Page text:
Paul Stastny caused another ripple of moves in the Western Conference. John Wawrow, Houston Chronicle, "Homeward bound: Star center John Tavares chooses Maple Leafs," 1 July 2018 Algorithms made judgements on who to pay attention to (ranking people who hung around longer higher than those who just arrived, for example), while the robots’ motions flowed from one arm to the next like ripples in a pond. James Vincent, The Verge, "Teaching robots body language offers common ground for humans and machines," 11 Nov. 2018 Gravitational waves are essentially ripples in the fabric of space-time, caused when stuff with mass moves around. Avery Thompson, Popular Mechanics, "LIGO Gravitational Wave Observatory Getting $30 Million Upgrade," 15 Feb. 2019 In the book, Faraday’s unreliable narration is a ripple beneath the action until nearly the end of the narrative, but Abrahamson and Coxon make Faraday’s deceptive point of view the main driver of the film’s tension. Aja Romano, Vox, "How The Little Stranger uses its ghost story to mask a study in toxic masculinity," 6 Sep. 2018 The resulting mathematical structure was the genesis of the view that gravitational waves are ripples in space-time, a perspective that's survived to the present. John Timmer, Ars Technica, "Gravitational waves and the slow pace of scientific revolutions," 30 June 2018 Science Gravitational waves are energy ripples that are created by violent processes in the universe. Natalie Wolchover, WIRED, "The Universe Is Not a Simulation, but We Can Now Simulate It," 16 June 2018 In the vast coverage of the relationship between the American divorcée Meghan Markle and Prince Harry there has hardly been a ripple of disquiet that Meghan has been married before. Daisy Goodwin, Time, "How Meghan Markle Is Giving the Royal Family the Shake-Up It Needs," 17 May 2018 What one is seeing is literally a ripple propagating through the atmosphere. Matthew Cappucci, Washington Post, "Wicked cool wave clouds crash over Boston area," 6 Apr. 2018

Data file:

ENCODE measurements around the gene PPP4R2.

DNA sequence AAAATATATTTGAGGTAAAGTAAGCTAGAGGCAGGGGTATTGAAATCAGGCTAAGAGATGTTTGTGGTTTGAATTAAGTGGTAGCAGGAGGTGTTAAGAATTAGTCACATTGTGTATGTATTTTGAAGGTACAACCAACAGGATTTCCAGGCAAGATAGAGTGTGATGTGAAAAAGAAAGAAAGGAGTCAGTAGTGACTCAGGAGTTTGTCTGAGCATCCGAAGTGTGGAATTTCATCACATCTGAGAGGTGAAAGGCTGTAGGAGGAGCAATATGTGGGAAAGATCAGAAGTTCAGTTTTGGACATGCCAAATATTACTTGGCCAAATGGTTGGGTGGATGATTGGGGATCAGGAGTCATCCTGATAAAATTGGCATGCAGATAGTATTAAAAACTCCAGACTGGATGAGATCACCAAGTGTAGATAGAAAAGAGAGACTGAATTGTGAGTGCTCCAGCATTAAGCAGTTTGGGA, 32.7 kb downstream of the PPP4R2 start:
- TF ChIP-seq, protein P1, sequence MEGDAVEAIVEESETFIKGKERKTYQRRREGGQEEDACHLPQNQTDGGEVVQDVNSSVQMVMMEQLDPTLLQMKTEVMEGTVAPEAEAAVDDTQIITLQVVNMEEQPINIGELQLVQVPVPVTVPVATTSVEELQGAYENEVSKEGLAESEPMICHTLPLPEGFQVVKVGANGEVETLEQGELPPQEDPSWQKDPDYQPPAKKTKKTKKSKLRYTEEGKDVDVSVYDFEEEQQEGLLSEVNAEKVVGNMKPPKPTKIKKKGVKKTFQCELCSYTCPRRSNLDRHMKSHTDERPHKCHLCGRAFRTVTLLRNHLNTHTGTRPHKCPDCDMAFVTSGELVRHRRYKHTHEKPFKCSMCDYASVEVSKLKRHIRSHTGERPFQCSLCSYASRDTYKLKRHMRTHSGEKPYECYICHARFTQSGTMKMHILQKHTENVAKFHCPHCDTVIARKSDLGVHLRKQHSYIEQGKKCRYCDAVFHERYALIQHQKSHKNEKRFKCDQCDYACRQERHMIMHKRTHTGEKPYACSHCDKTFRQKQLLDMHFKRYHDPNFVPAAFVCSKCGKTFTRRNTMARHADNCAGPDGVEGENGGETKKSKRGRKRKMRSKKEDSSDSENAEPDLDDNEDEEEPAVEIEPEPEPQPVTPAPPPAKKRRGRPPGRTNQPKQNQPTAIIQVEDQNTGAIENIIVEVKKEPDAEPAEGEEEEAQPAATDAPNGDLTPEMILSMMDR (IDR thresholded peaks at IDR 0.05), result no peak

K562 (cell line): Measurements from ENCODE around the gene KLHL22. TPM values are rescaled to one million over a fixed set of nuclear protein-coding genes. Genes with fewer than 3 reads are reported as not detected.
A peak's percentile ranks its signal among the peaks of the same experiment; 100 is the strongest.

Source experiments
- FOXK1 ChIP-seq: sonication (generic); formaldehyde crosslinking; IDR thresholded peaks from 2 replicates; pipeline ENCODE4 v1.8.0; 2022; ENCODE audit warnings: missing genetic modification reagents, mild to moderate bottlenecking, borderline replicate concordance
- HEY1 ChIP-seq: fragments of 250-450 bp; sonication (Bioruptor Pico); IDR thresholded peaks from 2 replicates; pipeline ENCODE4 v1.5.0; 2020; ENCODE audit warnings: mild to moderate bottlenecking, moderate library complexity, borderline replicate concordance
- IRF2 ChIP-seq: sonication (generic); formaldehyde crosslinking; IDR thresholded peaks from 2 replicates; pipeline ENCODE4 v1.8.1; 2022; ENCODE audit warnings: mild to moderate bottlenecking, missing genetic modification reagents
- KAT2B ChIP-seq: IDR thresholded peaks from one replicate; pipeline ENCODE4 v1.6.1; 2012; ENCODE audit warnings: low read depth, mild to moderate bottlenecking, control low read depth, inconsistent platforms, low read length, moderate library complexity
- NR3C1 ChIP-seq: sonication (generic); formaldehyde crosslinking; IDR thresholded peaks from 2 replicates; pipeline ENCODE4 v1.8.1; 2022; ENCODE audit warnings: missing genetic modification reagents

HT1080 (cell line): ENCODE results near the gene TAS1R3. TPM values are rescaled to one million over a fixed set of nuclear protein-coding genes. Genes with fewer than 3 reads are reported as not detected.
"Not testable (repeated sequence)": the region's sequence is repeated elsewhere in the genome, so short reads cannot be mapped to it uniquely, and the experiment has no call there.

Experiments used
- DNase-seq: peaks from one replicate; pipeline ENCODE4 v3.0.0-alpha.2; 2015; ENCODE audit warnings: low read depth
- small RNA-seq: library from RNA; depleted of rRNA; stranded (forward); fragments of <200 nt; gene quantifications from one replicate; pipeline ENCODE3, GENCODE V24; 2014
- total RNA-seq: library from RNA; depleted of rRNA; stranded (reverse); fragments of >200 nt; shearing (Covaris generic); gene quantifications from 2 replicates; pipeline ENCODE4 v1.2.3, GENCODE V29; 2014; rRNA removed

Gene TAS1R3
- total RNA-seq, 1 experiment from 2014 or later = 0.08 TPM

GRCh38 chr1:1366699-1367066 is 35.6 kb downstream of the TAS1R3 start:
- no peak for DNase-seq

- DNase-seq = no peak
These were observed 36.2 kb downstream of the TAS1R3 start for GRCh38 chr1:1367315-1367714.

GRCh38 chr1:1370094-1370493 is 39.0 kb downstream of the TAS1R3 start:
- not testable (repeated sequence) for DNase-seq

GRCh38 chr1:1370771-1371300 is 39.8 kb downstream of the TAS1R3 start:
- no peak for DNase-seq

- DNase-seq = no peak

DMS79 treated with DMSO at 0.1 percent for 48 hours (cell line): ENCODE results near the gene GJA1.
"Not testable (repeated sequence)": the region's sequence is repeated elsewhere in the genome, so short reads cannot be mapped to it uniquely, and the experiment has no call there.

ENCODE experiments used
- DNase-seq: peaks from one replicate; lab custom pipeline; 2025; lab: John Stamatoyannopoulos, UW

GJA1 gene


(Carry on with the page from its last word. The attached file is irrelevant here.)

These example sentences are selected automatically from various online news sources to reflect current usage of the word 'ripple.' Views expressed in the examples do not represent the opinion of Merriam-Webster or its editors. Send us feedback.

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First Known Use of ripple

Verb

circa 1671, in the meaning defined at intransitive sense 1a

Noun

1755, in the meaning defined at sense 1a

History and Etymology for ripple

Verb

perhaps frequentative of rip entry 1

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Statistics for ripple

Last Updated

29 Apr 2019

Look-up Popularity

Time Traveler for ripple

The first known use of ripple was circa 1671

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More Definitions for ripple

ripple

verb

English Language Learners Definition of ripple

 (Entry 1 of 2)

: to move in small waves
: to pass or spread through or over (someone or something)

ripple

noun

English Language Learners Definition of ripple (Entry 2 of 2)

: a small wave on the surface of a liquid
: a shape or pattern having small waves
: a sound that gradually becomes louder and then quieter

ripple

verb
rip·​ple | \ ˈri-pəl How to pronounce ripple (audio) \
rippled; rippling

Kids Definition of ripple

 (Entry 1 of 2)

1 : to move or cause to move in small waves The lion's muscles rippled. A breeze rippled the water.
2 : to pass or spread over or through Laughter rippled through the crowd.

ripple

noun

Kids Definition of ripple (Entry 2 of 2)

1 : a very small wave on the surface of a liquid The rock made ripples in the pond.
2 : something that passes or spreads through a ripple of laughter

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More from Merriam-Webster on ripple

Rhyming Dictionary: Words that rhyme with ripple

Thesaurus: All synonyms and antonyms for ripple

Spanish Central: Translation of ripple

Nglish: Translation of ripple for Spanish Speakers

Britannica English: Translation of ripple for Arabic Speakers

Britannica.com: Encyclopedia article about ripple